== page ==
As α-catenin is a well-known actin cytoskeleton regulator, we investigated the effect of α-catenin depletion on actin polymerisation. When we simultaneously knockdown α-E catenin with α-N catenin we find that the ratio between filamentous (F)-actin and monomeric (G)-actin is significantly reduced (Figure 6A,B), similar to the effect of latrunculin which is also known to potentiate the GSIS [20]. Furthermore when we inhibit actin branching with ARP 2/3 inhibitor CK666, α-catenin knockdown effect on GSIS is attenuated indicating the α-catenin mediated regulation of insulin secretion potentially involves the regulation of branching of the actin cytoskeleton (Figure 6C,D).

α-catenin depletion affects actin polymerisation in INS-1E cells.

Figure 6.
α-catenin depletion affects actin polymerisation in INS-1E cells.

INS 1-E cells were transfected with either control siRNA or siRNA specific for α-E catenin and α-N catenin siRNA. Phalloidin was used as a positive control for actin polymerisation while latrunculin was used as a negative control. (A) F-actin was separated from G-actin by ultracentrifugation and expression of F-actin and G-actin were analysed by performing western blot analysis using β-actin antibody. (B) F-actin and G-actin ratio was analysed by densitometry. Results are mean ± S.E.M of four independent experiments. * P < 0.05 and ** P < 0.01 compared with control siRNA as assessed by unpaired t-test. INS-1E cells were transfected with either control siRNA or siRNA specific for α-E catenin and α-N catenin. Forty-eight hours after siRNA transfection cells were serum starved and stimulated with 10 mM Glucose in the presence of either DMSO or CK666. (C) Lysates were used for western blot analysis to confirm the knockdown. (D) AlphaLIZA assays were performed to measure the secreted insulin concentrations. Results are mean ± S.E.M. * P < 0.05 and ** P < 0.01 compared with control/low glucose condition as assessed by two-way ANOVA.

Figure 6.
α-catenin depletion affects actin polymerisation in INS-1E cells.

INS 1-E cells were transfected with either control siRNA or siRNA specific for α-E catenin and α-N catenin siRNA. Phalloidin was used as a positive control for actin polymerisation while latrunculin was used as a negative control. (A) F-actin was separated from G-actin by ultracentrifugation and expression of F-actin and G-actin were analysed by performing western blot analysis using β-actin antibody. (B) F-actin and G-actin ratio was analysed by densitometry. Results are mean ± S.E.M of four independent experiments. * P < 0.05 and ** P < 0.01 compared with control siRNA as assessed by unpaired t-test. INS-1E cells were transfected with either control siRNA or siRNA specific for α-E catenin and α-N catenin. Forty-eight hours after siRNA transfection cells were serum starved and stimulated with 10 mM Glucose in the presence of either DMSO or CK666. (C) Lysates were used for western blot analysis to confirm the knockdown. (D) AlphaLIZA assays were performed to measure the secreted insulin concentrations. Results are mean ± S.E.M. * P < 0.05 and ** P < 0.01 compared with control/low glucose condition as assessed by two-way ANOVA.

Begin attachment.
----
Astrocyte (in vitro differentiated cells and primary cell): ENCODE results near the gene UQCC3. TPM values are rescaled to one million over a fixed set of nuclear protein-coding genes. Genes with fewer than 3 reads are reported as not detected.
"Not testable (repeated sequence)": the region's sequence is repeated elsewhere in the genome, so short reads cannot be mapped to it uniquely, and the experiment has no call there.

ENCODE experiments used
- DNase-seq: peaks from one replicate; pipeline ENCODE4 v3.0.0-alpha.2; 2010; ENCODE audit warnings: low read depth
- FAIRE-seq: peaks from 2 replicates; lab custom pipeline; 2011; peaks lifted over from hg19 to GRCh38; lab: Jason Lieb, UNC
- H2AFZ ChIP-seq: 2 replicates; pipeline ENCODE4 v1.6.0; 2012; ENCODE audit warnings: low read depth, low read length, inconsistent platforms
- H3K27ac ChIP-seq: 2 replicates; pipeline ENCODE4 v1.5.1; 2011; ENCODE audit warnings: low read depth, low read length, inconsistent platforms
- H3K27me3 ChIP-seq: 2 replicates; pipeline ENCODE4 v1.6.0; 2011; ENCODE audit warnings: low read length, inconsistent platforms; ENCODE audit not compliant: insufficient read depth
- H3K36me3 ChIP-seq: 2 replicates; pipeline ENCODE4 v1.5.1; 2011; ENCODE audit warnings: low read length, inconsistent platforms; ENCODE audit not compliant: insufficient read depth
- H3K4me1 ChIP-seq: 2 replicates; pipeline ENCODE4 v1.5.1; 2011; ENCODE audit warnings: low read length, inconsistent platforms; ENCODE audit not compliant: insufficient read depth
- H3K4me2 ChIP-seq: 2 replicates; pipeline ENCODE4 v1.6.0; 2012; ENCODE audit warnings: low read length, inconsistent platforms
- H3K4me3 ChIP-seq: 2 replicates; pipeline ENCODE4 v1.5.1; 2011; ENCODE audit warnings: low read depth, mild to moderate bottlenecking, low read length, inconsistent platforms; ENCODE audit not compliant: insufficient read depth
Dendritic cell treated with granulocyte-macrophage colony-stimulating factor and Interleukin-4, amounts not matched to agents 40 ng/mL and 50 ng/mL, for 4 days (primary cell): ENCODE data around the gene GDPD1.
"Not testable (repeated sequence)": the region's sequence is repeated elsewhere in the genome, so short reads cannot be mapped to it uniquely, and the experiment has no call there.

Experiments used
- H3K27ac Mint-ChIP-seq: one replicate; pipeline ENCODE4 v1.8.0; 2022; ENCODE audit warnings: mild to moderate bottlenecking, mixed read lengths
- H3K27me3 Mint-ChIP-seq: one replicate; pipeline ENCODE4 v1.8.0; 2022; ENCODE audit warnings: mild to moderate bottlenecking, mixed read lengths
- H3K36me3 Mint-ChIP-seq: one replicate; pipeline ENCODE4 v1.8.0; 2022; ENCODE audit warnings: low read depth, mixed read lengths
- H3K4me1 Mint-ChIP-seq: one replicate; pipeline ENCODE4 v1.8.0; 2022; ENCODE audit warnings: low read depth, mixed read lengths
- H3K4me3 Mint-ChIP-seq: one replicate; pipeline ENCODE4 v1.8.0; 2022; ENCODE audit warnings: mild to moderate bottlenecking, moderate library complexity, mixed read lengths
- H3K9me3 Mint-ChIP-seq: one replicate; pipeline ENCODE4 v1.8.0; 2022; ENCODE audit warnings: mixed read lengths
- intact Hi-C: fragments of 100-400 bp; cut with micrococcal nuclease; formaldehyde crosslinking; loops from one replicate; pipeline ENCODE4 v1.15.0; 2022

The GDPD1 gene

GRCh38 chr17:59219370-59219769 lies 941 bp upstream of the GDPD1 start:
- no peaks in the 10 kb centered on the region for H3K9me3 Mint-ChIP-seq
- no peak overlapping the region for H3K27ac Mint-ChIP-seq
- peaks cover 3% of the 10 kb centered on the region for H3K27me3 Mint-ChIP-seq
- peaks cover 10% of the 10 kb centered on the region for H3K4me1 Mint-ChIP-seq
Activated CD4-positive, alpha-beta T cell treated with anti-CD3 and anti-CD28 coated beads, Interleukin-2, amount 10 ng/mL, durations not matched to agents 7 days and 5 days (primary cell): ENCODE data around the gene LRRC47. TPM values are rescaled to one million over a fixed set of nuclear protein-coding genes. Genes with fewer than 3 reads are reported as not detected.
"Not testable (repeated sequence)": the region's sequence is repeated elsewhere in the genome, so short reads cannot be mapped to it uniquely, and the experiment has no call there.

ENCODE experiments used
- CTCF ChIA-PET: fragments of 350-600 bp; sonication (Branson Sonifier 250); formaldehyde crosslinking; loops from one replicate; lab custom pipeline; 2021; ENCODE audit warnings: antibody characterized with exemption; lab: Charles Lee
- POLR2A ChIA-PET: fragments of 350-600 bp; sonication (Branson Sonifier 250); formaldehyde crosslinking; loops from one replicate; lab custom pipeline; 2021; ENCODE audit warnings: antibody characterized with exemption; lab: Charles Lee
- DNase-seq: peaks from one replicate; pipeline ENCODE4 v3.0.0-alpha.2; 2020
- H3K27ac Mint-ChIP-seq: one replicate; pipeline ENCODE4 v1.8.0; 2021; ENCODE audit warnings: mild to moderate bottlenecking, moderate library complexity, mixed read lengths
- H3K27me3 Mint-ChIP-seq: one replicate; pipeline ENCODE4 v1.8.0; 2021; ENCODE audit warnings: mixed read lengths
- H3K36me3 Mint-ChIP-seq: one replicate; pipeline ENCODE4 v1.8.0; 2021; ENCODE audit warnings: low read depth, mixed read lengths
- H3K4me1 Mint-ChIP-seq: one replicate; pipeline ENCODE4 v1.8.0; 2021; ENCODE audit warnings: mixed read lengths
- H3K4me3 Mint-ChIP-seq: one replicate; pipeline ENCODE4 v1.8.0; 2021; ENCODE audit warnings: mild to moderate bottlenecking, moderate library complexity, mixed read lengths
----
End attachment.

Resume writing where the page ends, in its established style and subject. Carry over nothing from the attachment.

Discussion

Adherens junctions play an important role in the regulation of some vesicle trafficking processes, including GSIS [5,18,21,22]. β-catenin mediates some effects of adherens junctions [23] and we have previously shown its is required for the proper translocation of GLUT4 containing vesicles in adipocytes [21] and of insulin containing vesicles in β-cells [18]. The current study further explores the mechanisms involved by examining the role of the β-catenin binding partner α-catenin in GSIS. These studies show α-catenin is involved in negative feedback regulation of GSIS. At least in these these rat clonal model β-cell models the most likely interpretation of our data is that both α-E-catenin and α-N-catenin isoforms play functionally redundant roles in this process. We find that lowering α-catenin levels has a similar effect on insulin secretion and actin polymerisation to that clasically seen with latrunculin suggesting the α-catenin is important in maintaining appropriate cytoskeletal architecture to achieve proper regulation of insulin secretion.